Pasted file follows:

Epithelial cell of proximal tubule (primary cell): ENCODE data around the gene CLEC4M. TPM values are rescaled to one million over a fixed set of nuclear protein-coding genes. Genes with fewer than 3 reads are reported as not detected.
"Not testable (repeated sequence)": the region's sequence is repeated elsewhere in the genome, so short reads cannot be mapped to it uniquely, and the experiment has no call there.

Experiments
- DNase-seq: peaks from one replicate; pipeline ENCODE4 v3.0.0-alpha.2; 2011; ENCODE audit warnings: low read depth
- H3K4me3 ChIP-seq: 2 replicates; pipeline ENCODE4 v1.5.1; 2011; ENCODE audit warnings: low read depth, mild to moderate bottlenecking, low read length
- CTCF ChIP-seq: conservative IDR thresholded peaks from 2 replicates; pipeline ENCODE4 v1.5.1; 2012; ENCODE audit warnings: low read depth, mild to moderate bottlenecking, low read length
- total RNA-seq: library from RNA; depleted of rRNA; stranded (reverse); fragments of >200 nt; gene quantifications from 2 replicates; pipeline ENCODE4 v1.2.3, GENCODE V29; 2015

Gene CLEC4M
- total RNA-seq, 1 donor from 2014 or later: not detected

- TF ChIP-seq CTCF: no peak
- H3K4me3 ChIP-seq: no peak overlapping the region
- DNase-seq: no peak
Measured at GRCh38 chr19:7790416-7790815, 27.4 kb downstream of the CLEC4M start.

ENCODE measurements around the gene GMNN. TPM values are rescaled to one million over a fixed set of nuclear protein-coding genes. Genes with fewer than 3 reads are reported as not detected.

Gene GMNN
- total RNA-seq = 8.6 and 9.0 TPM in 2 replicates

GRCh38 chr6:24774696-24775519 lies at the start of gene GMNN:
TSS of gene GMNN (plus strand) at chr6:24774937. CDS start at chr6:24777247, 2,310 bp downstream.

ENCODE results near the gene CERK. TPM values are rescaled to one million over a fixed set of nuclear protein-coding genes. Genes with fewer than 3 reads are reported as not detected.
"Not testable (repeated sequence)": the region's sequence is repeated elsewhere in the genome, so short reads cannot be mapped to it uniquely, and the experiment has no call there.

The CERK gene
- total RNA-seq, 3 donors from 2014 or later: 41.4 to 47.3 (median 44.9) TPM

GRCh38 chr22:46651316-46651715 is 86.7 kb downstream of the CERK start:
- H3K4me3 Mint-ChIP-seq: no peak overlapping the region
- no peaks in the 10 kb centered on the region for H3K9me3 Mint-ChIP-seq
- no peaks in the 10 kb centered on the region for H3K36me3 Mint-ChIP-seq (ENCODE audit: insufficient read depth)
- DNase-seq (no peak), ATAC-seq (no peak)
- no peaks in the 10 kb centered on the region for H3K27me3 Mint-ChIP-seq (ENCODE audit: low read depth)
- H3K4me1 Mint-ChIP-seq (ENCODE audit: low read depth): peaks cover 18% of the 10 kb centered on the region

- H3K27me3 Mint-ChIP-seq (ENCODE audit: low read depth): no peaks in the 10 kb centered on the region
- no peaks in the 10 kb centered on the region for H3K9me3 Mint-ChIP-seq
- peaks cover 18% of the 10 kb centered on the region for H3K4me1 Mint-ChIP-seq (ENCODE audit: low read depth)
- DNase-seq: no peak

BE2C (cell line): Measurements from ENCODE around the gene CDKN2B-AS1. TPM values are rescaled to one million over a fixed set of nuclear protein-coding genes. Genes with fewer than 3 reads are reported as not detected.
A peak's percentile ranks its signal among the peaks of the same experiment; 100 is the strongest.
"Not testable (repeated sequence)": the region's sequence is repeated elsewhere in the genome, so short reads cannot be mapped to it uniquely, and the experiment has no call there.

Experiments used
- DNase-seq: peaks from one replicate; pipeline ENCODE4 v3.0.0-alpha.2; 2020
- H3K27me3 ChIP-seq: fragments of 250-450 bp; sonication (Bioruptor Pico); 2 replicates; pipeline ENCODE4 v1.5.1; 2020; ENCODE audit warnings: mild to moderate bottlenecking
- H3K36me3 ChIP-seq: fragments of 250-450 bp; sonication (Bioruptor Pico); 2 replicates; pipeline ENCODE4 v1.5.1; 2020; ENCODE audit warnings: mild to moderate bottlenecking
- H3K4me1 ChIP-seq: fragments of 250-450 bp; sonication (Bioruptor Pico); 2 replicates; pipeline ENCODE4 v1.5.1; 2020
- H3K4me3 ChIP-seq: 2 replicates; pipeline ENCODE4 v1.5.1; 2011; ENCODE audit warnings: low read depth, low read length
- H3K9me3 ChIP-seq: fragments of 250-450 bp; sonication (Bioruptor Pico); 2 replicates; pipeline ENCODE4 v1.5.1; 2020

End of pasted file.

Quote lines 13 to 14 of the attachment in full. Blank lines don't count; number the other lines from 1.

Measured at GRCh38 chr19:7790416-7790815, 27.4 kb downstream of the CLEC4M start.

ENCODE measurements around the gene GMNN. TPM values are rescaled to one million over a fixed set of nuclear protein-coding genes. Genes with fewer than 3 reads are reported as not detected.